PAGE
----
How to retain and engage employees in the manufacturing sector

As confidence returns to the market there is one negative aspect – and that is handling growth. From a business perspective we have become experts at tightening our belts and managing to do more with less. Now, we need to expand quickly to deal with an influx of orders and potential growth opportunities. As business leaders this is what we’re concerned with. But have we really looked at how employees are feeling?

For years people have sat tight in their jobs, fearful of making a move when the future is uncertain. Many would have seen their friends and colleagues made redundant and stepped into the breach taking on more responsibilities. They can only be pushed so far. They need support. They need to know that their organisation is looking out for them. If it isn’t, employees will start to look elsewhere and manufacturers could be facing a tidal wave of resignations.

In a survey that Festo commissioned in 2014, we asked manufacturing employees about their own jobs. 25% of those surveyed are looking to leave their jobs in the forthcoming year, with 46% saying they believed it was time for a change. An additional 35% are looking to leave for a pay rise or promotion, and 15% want to leave because they don’t like their boss.

On top of this, another 15% are going to be leaving as they reach retirement age. With manufacturers already experiencing a skills shortage and loss of knowledge through experienced engineers and skilled shop floor technicians leaving their posts, this could further increase the skills gap. Manufacturers are already suffering enough, so this is likely to cause further problems with skills and recruitment. 82% of employers said their organisations were suffering from a skills shortage with just under half (46%) stating that the situation had worsened over the previous 12 months.

The manufacturing industry needs to stem the tidal flow of losing people and shore up their internal ranks, quickly and effectively. Finding skilled employees is difficult enough so the first point of call is to make certain manufacturers keep the staff they have.

When discussing recruitment and retention, the issue of remuneration always raises its head. Daniel Karpantschof recently spoke at the Royal Society of Arts and has produced a superb video ‘How Motivation is driven by Purpose – and not Monetary Incentives’. He draws on research which shows that monetary rewards only lead to better performance when employees are engaged in simple and straight-forward tasks. For employees who are in skilled positions and undertake conceptual or creative thinking, using monetary incentives actually leads to a decline in performance.

Tips for retention

  1. Paint a clear and exciting vision for the future. Employees stay longer when they buy into the future of the business and are excited about the opportunities for their own growth and development.
  2. Leaders and managers need to make sure that every employee is clear about how their role contributes to growth and success. Changing business objectives into personal objectives and measuring these continuously can achieve this. Tools such as a Balanced Score Card work particularly effectively.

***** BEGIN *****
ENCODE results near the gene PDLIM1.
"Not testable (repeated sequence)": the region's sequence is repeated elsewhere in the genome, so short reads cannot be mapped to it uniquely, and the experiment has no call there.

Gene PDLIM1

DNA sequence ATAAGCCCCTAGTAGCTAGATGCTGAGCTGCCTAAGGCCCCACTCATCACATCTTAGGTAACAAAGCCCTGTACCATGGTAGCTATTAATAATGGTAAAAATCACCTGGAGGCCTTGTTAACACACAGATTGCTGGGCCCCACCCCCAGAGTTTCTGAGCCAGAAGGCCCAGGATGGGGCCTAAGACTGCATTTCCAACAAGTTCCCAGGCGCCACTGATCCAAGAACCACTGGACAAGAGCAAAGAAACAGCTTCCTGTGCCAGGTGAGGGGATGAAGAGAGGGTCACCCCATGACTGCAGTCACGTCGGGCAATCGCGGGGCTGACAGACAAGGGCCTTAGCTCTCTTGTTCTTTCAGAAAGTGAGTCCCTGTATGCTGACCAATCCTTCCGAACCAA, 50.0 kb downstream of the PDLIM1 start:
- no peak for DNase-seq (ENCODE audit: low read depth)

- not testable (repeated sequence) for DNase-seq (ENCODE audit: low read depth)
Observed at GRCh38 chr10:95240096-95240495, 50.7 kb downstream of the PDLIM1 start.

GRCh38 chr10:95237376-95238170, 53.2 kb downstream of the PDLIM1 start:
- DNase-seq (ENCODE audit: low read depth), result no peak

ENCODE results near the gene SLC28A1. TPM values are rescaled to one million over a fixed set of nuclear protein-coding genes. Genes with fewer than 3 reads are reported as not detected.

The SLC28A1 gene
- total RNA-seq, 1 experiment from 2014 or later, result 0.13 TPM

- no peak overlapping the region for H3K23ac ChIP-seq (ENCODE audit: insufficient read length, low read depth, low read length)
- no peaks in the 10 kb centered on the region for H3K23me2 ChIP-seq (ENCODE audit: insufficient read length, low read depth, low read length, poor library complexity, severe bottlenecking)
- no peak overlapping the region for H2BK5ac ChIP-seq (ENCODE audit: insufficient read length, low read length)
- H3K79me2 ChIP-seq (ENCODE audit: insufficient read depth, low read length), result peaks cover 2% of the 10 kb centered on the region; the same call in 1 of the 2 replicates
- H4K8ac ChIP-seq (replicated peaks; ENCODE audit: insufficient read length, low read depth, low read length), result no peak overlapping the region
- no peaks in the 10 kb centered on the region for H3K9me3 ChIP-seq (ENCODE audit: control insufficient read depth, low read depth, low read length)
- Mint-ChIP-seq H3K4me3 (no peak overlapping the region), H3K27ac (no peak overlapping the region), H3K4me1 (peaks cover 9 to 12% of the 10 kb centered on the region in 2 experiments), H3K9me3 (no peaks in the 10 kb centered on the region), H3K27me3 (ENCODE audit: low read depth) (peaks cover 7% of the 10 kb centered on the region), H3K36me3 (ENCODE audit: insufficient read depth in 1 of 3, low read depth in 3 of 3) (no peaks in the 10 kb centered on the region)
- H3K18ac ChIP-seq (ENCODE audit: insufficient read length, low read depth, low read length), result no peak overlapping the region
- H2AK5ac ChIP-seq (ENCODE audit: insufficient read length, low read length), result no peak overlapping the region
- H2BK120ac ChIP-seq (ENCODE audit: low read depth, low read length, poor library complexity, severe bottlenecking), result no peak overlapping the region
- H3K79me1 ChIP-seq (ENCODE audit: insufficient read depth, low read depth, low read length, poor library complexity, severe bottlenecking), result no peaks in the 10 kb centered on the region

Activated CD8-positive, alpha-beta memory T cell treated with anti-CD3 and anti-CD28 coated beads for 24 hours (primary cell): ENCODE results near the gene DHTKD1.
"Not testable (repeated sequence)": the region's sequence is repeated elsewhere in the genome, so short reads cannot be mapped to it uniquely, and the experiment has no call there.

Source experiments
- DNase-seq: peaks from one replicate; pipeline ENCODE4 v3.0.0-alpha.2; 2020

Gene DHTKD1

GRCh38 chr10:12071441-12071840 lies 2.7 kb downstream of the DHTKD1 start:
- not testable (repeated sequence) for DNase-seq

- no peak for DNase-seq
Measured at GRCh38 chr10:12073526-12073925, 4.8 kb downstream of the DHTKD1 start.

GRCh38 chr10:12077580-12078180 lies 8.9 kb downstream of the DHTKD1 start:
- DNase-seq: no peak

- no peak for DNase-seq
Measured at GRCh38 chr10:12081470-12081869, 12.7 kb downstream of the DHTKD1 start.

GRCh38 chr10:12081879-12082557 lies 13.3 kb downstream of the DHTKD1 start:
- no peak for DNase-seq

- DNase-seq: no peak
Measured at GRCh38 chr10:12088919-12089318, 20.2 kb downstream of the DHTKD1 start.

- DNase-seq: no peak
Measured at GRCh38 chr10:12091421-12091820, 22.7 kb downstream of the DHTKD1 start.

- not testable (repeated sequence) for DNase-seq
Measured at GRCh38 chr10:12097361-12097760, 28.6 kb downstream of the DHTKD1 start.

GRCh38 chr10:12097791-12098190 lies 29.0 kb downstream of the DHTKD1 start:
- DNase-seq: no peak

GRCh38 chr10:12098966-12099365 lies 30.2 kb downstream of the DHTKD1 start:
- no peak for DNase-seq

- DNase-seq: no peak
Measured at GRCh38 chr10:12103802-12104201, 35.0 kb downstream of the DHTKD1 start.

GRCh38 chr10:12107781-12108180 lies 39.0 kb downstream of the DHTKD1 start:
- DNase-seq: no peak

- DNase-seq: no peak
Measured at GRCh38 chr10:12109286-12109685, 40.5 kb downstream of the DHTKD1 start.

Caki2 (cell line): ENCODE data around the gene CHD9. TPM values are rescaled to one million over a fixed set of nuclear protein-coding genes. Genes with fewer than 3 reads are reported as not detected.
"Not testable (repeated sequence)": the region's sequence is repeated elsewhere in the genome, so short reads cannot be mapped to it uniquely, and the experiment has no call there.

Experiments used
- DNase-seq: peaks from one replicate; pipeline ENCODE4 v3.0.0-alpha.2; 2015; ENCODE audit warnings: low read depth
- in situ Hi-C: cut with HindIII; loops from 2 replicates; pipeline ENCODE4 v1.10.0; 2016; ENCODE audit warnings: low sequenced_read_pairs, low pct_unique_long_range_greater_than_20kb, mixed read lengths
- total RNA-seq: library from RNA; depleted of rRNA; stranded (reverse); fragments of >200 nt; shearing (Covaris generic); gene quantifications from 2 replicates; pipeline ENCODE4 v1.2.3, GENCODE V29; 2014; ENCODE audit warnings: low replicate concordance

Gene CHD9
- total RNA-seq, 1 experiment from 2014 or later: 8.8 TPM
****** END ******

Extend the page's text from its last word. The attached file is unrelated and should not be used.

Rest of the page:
3. Assess your Employee Engagement strategies. Improving employee engagement is a long-term strategy but it increases productivity and enables organisations to grow faster and more sustainably.
  4. Recruitment is often reactive. A person leaves and there is a mad dash to find a replacement. It is far more effective to put in place a strategy that continuously looks for highly talented and skilled employees.
  5. Engaged employees are the best advocates for your company. Motivate them to refer and recommend your organisation to others.
  6. Market yourself externally as a company that is growing and has a clear vision of where it wants to be.
  7. The best staff will already be in employment and are never those proactively looking for a position. Tempt them to be in direct contact with you.
  8. Be sensible with your job descriptions. Because we suffer from a skills gap, there is a temptation to combine roles and responsibilities. After all, having one person do two people’s jobs makes financial sense. Unfortunately it won’t help your recruitment and finding someone with a broad skill set across diverse areas will impede your recruitment and can damage your reputation as an employer.

There is much to be positive about with renewed confidence in the market. Now is the time to focus on engaging your employees, retaining them for the long-term and proactively looking to recruit. Otherwise, manufacturers could witness a winter of discontent.

Festo has produced a White Paper on Employee Engagement which can be downloaded at http://www.festo-didactic.co.uk/gb-en/training-solutions/employee-engagement/

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Comments(1)

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Ali Sanders    Dec 12, 2014
Nice post and great tips. I think in order for a company to have real success with employee engagement they need to turn to professionals. It might be a small course or hiring a consultant, but realizing the need for intellectual and emotional employee engagement is just the beginning. The steps to take in order to keep employees constantly growing is where the need for an experienced hand comes in. It is tricky to help out your work force and knowing when you need help can make a hug long term difference. Get the guidance you need. Good luck.